Task.js Asynchronous Tasks In JavaScript
Written by Mike James   
Monday, 06 May 2013
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Task.js Asynchronous Tasks In JavaScript
A First Example

There are some interesting things going on the latest version of JavaScript and already some new uses are being found for them. Task.js uses the new generator facility to build an asynchronous task facility. 

If you know a little JavaScript then you will also know that asychronous programming is key to making it work correctly. You can't simply hog the single thread of execution. If you do so the result is that the system and the UI grind to a halt. Yet for a language that depends on asychronous programming JavaScript has little to offer in to help with what can be a very messy programming idiom. 

The best that is currently on offer is the Promise or the Deferred object in jQuery. This allows asychronous functions to return a Promise object immediately and for the client to code to specify the function to run when the Promise resolves.

This is an improvement on the basic callback mechanism but it still makes a bit of a mess of the natural layout of the code and it can produces a nested mess if you need to have multiple Promises.

At the moment perhaps the best solution to the asychronous problem is C#'s async and await commands and we have to hope that one day JavaScript will have something similar. In the mean time Mozilla has a nice experiment that makes use of the new generator function facility in ES6. The big problem is that at the moment only Firefox supports generators.

First let's take a look a the idea of a generator - yield and send. 

The Generator

If you haven't encountered the generator idea it is fairly simple.

If you write

yield expression

in a function it becomes a generator.

If you call the function it returns an iterator object which has a next method.

Each time you call the next method the iterator executes the code of the original function until it encounters a yield when it halts and returns the value. When the next method is called again the execution begins at the instruction following the yield. The yield mechanism is a simple form of continuation. 

 For example:

function myGen()
{
 
yield 1;
 yield 2;
 
yield 3;

}

then 

var gen=myGen();
gen.next()

returns 1

gen.next()

returns 2

and so on. 

The calling routine can also send a return result to a yield by using the generators send method. If you use 

gen.send(0);

in place of next() then the yield returns zero:

var answer=yield 1;

stores zero in answer. Notice that if the calling routine uses next to resume after the yield then answer is set to undefined - something not very clear from the documentation.

In normal use the send method is used to reset or modify the sequence that the generator produces, but Task.js uses it for a completely different purpose.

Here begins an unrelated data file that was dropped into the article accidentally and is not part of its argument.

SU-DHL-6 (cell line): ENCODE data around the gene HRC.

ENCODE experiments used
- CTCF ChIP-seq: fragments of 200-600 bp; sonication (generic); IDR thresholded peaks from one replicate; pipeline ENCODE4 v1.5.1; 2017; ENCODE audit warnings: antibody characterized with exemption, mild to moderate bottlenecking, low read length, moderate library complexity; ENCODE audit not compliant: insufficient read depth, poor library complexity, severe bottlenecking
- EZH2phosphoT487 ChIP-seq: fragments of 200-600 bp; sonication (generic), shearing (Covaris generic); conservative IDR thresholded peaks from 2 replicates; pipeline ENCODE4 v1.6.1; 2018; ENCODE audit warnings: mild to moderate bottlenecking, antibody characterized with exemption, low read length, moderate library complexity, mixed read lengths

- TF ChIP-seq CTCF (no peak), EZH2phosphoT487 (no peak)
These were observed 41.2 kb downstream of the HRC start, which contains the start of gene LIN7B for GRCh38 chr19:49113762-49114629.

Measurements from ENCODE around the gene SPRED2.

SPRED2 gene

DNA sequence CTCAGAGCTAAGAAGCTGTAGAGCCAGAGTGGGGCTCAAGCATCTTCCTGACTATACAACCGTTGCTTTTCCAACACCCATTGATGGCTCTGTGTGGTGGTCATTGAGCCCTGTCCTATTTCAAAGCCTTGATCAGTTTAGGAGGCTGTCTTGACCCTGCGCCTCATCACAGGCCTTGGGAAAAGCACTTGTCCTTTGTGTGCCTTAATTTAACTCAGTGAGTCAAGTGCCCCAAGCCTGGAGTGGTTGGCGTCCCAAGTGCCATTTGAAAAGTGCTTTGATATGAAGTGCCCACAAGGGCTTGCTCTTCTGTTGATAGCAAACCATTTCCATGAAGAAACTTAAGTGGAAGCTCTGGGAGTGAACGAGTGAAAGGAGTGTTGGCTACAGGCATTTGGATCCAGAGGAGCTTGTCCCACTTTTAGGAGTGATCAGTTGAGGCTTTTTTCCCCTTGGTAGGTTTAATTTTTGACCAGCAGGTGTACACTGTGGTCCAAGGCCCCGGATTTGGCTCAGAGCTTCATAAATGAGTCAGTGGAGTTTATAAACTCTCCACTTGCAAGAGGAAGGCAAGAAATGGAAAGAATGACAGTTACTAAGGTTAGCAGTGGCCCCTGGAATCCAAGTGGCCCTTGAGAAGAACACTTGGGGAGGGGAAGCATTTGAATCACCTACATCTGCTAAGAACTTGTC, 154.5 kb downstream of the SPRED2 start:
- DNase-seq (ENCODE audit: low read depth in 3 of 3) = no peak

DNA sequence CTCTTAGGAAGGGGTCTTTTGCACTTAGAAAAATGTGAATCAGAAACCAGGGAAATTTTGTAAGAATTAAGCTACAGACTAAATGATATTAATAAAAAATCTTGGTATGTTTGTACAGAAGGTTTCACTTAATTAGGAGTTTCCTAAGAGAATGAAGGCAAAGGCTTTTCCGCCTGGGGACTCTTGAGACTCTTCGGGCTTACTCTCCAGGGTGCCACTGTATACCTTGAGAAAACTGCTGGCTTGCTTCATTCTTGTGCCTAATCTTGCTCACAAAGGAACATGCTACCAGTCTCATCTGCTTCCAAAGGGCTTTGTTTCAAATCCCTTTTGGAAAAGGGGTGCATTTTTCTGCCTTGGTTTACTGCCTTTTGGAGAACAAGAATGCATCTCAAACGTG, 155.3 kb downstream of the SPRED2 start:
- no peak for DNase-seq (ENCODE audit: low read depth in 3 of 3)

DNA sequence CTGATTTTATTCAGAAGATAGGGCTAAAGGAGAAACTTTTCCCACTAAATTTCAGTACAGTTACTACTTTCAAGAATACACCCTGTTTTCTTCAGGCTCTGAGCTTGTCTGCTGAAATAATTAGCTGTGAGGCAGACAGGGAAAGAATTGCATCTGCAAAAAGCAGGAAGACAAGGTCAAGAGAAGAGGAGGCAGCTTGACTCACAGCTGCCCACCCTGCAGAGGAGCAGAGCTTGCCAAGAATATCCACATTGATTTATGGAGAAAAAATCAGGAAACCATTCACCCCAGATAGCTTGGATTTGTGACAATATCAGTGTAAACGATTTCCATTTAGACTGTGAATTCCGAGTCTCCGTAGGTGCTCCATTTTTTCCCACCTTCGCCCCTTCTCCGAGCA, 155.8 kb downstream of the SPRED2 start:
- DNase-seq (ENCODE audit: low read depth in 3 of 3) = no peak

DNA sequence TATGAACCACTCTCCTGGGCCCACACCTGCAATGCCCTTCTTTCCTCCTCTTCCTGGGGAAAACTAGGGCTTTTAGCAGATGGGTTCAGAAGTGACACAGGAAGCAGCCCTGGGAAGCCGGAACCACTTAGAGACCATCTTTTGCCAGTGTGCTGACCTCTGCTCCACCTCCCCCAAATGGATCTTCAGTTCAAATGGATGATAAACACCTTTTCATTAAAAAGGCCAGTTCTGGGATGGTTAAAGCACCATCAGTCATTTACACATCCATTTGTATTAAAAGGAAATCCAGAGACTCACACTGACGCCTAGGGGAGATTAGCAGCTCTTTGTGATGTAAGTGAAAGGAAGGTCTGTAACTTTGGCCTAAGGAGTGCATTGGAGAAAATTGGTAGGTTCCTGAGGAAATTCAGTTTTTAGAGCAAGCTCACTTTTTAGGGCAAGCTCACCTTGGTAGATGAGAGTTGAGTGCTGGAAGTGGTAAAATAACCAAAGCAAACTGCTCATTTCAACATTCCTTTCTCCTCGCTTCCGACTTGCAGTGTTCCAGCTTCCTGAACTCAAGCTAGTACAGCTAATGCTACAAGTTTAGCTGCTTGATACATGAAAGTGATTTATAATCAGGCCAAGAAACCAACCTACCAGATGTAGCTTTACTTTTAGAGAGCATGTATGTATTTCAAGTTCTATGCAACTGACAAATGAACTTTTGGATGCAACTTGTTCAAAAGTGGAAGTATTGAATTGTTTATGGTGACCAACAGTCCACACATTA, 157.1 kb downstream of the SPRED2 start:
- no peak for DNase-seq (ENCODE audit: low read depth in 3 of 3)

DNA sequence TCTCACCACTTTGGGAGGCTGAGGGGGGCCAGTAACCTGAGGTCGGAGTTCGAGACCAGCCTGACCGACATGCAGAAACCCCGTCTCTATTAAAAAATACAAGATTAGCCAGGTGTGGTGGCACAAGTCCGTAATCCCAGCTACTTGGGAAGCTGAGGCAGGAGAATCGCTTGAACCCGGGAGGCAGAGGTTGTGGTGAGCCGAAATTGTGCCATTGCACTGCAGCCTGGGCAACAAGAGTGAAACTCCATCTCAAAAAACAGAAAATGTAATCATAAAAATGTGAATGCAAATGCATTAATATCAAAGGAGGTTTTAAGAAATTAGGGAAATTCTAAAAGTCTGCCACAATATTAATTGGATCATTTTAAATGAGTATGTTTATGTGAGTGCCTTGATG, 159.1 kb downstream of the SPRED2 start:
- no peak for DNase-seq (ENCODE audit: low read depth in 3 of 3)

To see a generator in action as it was intended to be used the almost standard example is to create a Fibbonaci generator. 

First to make any of the following work you have to be using Firefox and you have to load the script using:

<script type="application/javascript;version=1.8">

Following this you can use yield:

function myFib(){
 var v1=0;
 var v2=1;
 while(true){
  yield v1;
  v2=v1+v2;
  v1=v2-v1;
 }
}

Once defined you can use it to iterate through the Fibbonaci numbers:

var fib=myFib();
console.log(fib.next()); console.log(fib.next()); console.log(fib.next()); console.log(fib.next()); console.log(fib.next());

which prints 0,1,1,2,3 and so on. 

If you want to allow the caller to reset the generator you can do it something like:

function myFib(){
 var v1=0;
 var v2=1;
 while(true){
  var restart=yield v1;
  v2=v1+v2;
  v1=v2-v1;
  if(restart){ v1=0; v2=1; }
 }
}

and call it as; 

console.log(fib.send(true));

to restart it. Notice that we don't have to test for undefined in this case because, by JavaScript's truthyness rules, undefined is treated as false. 

 

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Task.js

So far we have seen the standard use of yield. What Task.js does is to take the yield statement and use it to implement not an iterator but a co-operative task interrupt.

The idea is that you write a function which yields each time it wants, or needs, to allow something else to happen. The clever part is that it yields a Promise object, which the scheduler uses to restart your function flowing the yield when the Promise resolves. 

So the pattern used by Task.js is:

Your function runs until it reaches a point where it needs to wait for some asychronous operation or because it wants to give some other task a chance to run.

At this point is yields on an operation that returns a Promise that is resolved when the operation is complete.

The scheduler receives the Promise object and starts another Task or relinquishes the UI thread so that events can be processed.

When Promise object is resolved the task that blocked on it is restarted using its send(value) method. The causes result or value of the promise is returned as the value of the yield. 

That's all there is to it and it is very simple.

The real beauty of this approach is that when you just look at the code you have to write it looks very simple even if there is a lot going on behind the scenes.

To make Task.js work you have to load it so include: 

<script type="application/javascript" src="/task.js">
</script>

Now you can start to work with Task.js but remember to start your scripts with:

<script type="application/javascript;version=1.8">



Last Updated ( Tuesday, 15 October 2013 )
 
 

   
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